Whether it’s farmed or wild, salmon is an absolute treat. Farmed salmon comes with two distinct advantages: it’s not expensive, and its high fat content makes for not only good eating but also for extremely forgiving cooking. Wild salmon (like King, Sockeye, and Coho) is leaner, much more flavorful, and generally better; and you can typically find wild Alaska salmon in the fresh or frozen section of your grocery store.
As with any seafood, mislabeling is something to look out for. It’s not unheard of for purveyors to label any kind of wild salmon—or even farmed salmon—as King. Buy from people you trust.
A good piece of salmon only really needs a hot skillet and a sprinkle of salt, but to make it even more enticing, I’ve included recipes spanning a wide range of flavors and cooking methods, all of which will work for whatever kind of salmon you can get your hands on.
To learn how to cook salmon 12 ways, read this excerpt from my new book Kitchen Matrix here
For this week’s Matrix Challenge, I will be offering one of those above mentioned rare treats. Cook one of these recipes this week, or share a salmon recipe of your own, using #MatrixChallenge, and one person will win a $50 gift card to purchase Alaska salmon.
By Freya Bellin
Normally the idea of sesame noodles conjures images of a dense, nutty sauce. Here, a lighter approach is taken, with toasted sesame seeds offering a subtle nuttiness, alongside hearty whole wheat or soba noodles. Tender, wilted spinach soaks up the garlicky soy sauce, and seared salmon is a lovely accent; you can’t beat crispy salmon skin. However, it is truly just an accent. If you’re looking for a little more heft, you may want some additional protein, be it fish or tofu. Either way, the dish comes together quite quickly, and tastes great at room temperature. Recipe from The Food Matters Cookbook.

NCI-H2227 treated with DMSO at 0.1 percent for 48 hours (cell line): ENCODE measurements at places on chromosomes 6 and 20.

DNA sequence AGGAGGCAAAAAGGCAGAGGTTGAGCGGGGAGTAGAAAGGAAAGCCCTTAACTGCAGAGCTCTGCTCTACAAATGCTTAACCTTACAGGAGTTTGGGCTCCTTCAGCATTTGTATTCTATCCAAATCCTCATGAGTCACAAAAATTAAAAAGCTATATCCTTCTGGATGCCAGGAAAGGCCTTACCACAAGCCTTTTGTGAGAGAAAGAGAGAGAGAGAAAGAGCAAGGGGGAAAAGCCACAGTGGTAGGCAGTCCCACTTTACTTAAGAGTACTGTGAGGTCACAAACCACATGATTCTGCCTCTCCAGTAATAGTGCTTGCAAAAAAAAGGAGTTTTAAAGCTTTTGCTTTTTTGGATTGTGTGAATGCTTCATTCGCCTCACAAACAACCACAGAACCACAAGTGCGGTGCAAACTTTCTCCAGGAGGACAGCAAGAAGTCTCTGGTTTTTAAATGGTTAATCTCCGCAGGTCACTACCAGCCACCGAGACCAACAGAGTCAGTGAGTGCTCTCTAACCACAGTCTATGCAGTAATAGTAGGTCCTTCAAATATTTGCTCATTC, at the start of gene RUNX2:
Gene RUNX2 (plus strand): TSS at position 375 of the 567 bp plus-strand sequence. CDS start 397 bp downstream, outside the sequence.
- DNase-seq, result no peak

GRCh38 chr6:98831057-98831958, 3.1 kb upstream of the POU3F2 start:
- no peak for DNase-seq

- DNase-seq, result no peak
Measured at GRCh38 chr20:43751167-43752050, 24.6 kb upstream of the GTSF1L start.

By Alaina Sullivan
This unique salmon preparation involves a cut of fish that falls somewhere between razor-thin smoked salmon and a robust wild Alaskan filet. I rarely think to slice fresh salmon filets horizontally, but one of the beauties of preparing it this way is the speed of its execution – it can go from pan to plate to palate in a matter of minutes. (Shorter if you skip step two like me). The most time-consuming part was removing the tiny bones from my fresh Coho, but speed bump aside, a swift slice down the middle, a generous seasoning and the fish is ready to go. The cooking, as the name suggests, is over in a flash: a brief touchdown in the hot skillet and the salmon slivers are cooked to perfection with a rosy hint of rareness in the middle.
Though robed in curry powder and delicious on its own, pairing the salmon with a creamy chickpea raita rounds out its Middle Eastern flavors. I rarely pass up an opportunity to use yogurt as a condiment – I love that its subtle tang adapts to sweet or savory, and its creamy texture is an invitation for ingredients to nestle within. It is no stranger to being used as the base of sauces to adorn meat, poultry and fish – the Indian raita being no exception. This cool condiment, spiked with cumin and mustard and textured by chickpeas, minced cucumber and red onion, takes as little time to assemble as the fish. A dash of red pepper gives it the perfect dose of heat to compliment the curry-spiced salmon. I recommend having a warmed pita or naan bread nearby to mop up any sauce that lingers at the end. Recipe from How to Cook Everything: Bittman Takes On America’s Chefs.
By Freya Bellin
Celery truly is underrated. Most people think of it as a mindless addition to salads or soups, but celery actually has its own unique flavor and becomes pleasantly creamy when cooked. This tenderness makes it a great contrast to the grainy, nuttiness of wild rice. You can certainly use water instead of stock for the cooking liquid, but the rice really has a chance to absorb the flavor of the stock, so it goes a long way here.